- Poe, Longfellow, and Velvet
In his “Annals,” Mabbott writes about the “Little Longfellow War” (as Poe himself called it on at least one occasion), stating, “Willis said Poe believed that ‘Longfellow is asleep on velvet; it will do him good to rouse him. His friends will come out and fight his battle’” (The Collected Works of Edgar Allan Poe, 1:557). This colorful statement has been widely repeated, presumably with the intention of softening Poe’s rather harsh public attitude toward the very likeable Longfellow, and seeking to impose a more benign tone on Poe’s frequently high-pitched tirades against plagiarism. Unfortunately, going back to the original source reveals a fundamental problem with this interpretation. Mabbott cites in a footnote his source as “The Prose Works of N. P. Willis (1845), p. 768” (1:557n16). Although he specifically credits this 1845 printing, that book is merely a collection of reprints. Willis’s article originally appeared as “Longfellow’s Waif ” in the Evening Mirror (New York) of February 5, 1845 (vol. 1, no. 103, p. 2, cols. 2–3), reprinted in the Weekly Mirror of February 8, 1845 (vol. 1, no. 18, p. 287, col. 1). It subsequently appeared in Dashes at Life with a Free Pencil, 1845 (part 4: Ephemera, p. 194), and many later collections, including the one cited by Mabbott, with varying page numbers depending on the specific edition.
It is important to properly understand the context in which Willis makes the remarks quoted by Mabbott. Immediately after a brief quotation from Poe’s article about Longfellow’s tendency to “continually imitate (is that the word?),” Willis comments:
Notwithstanding the haste with which it passed through our attention (for we did not see it in proof) the question of admission was submitted to a principle in our mind; and, in admitting it, we did, by Longfellow, as we would have him do by us. It was a literary charge, by a pen that never records an opinion without some supposed good reason, and only injurious to Longfellow, (to our belief) while circulating, un-replied-to, in conversation-dom. In the second while we reasoned upon it, we went to Cambridge and saw the poet’s face, frank and scholar-like, glowing among the busts and pictures in his beautiful library, and (with, perhaps, a little mischief in remembering how we have always been the football and he the nosegay of our contemporaries) we returned to our printing-office arguing thus:—Our critical friend believes this, though we do [End Page 235] not; Longfellow is asleep on velvet; it will do him good to rouse him; his friends will come out and fight his battle; the charge, (which to us would be a comparative pat on the back) will be openly disproved, and the acquittal of course leaves his fame brighter than before—the injurious whisper, in Conversation-dom killed into the bargain!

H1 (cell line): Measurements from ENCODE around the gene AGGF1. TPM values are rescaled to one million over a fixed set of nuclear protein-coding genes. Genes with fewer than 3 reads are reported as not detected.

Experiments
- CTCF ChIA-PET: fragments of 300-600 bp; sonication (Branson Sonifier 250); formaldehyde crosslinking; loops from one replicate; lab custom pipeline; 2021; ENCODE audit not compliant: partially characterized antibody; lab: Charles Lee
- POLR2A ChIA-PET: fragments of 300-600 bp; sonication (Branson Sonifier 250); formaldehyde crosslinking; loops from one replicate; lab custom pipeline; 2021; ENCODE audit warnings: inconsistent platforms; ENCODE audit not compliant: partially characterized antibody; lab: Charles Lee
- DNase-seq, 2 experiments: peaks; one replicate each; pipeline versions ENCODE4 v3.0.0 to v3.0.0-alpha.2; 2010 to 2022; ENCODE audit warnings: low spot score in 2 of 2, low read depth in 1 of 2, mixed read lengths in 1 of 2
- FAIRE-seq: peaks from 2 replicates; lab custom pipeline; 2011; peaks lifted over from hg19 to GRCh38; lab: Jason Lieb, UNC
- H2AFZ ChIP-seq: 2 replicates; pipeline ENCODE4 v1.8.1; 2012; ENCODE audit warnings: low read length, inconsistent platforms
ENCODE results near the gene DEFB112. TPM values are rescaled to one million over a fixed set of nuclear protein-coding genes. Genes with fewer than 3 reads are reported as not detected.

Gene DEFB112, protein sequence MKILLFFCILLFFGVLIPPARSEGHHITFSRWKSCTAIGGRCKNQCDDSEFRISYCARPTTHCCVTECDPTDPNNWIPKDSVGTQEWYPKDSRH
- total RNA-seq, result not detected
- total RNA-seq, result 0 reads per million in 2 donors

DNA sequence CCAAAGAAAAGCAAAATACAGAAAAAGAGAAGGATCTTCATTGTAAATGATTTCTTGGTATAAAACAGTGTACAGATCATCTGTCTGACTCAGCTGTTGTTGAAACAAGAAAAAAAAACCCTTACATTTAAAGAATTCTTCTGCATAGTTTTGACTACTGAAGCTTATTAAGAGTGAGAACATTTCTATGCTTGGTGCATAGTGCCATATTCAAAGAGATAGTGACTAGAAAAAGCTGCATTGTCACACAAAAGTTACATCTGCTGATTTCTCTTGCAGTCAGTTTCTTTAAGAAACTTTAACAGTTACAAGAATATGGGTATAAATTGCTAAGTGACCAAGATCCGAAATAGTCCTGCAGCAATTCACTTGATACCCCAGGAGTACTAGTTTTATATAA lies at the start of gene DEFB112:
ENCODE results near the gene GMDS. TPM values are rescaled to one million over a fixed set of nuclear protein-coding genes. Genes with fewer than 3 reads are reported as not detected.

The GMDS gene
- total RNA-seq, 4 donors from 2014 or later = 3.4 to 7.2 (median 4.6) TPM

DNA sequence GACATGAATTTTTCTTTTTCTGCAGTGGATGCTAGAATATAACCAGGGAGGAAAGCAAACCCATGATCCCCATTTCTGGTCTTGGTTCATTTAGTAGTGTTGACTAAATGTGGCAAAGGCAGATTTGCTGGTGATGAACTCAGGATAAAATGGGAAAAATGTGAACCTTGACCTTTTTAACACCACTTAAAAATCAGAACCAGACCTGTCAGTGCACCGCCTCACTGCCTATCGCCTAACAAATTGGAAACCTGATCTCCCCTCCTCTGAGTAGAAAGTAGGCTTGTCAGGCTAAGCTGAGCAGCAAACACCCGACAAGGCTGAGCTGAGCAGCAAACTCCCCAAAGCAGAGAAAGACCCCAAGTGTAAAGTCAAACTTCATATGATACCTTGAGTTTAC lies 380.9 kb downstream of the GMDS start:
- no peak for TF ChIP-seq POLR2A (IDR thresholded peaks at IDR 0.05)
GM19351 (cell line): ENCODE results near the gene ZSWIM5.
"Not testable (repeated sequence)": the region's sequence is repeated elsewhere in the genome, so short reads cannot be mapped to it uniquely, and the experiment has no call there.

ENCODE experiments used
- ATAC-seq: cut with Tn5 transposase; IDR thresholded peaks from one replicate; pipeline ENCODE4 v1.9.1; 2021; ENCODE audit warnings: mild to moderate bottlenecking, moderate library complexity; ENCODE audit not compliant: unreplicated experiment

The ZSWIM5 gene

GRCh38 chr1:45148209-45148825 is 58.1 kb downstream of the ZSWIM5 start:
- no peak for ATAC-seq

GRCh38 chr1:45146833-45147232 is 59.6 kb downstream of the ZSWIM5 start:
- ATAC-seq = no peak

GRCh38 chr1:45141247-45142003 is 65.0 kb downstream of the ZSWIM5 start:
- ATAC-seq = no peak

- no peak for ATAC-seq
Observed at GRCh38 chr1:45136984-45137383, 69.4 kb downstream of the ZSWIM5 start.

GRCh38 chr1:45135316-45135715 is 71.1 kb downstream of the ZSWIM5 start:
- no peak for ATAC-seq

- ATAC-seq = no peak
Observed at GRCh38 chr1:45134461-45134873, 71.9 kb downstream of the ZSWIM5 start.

The ambiguity comes from Willis’s use of “this” in “Our critical friend believes this, though we do not,” followed by a semi-colon. Mabbott apparently read “this” as referring to what followed, but reading the sentence in the greater sequence of ideas, it seems clear that “this” refers to the previously mentioned “literary charge” of imitation made by Poe against Longfellow, and published in “haste.” What follows Willis’s statement, then, reflects his own thinking, his own internal argument about whether to print Poe’s article. Thus, Mabbott has taken what Willis says he himself thought and reassigned it as a statement actually uttered by Poe, effectively putting Willis’s words in Poe’s mouth. [End Page 236]
Jeffrey A. Savoye is Secretary–Treasurer and Webmaster of the Edgar Allan Poe Society of Baltimore. He is the coeditor, along with Burton R. Pollin, of the revised edition of The Collected Letters of Edgar Allan Poe (2008). He has published numerous reviews and articles related to the life and writings of Edgar Allan Poe. He is Honorary Member of the Poe Studies Association and has received both the James Gargano and the Patrick Quinn Awards.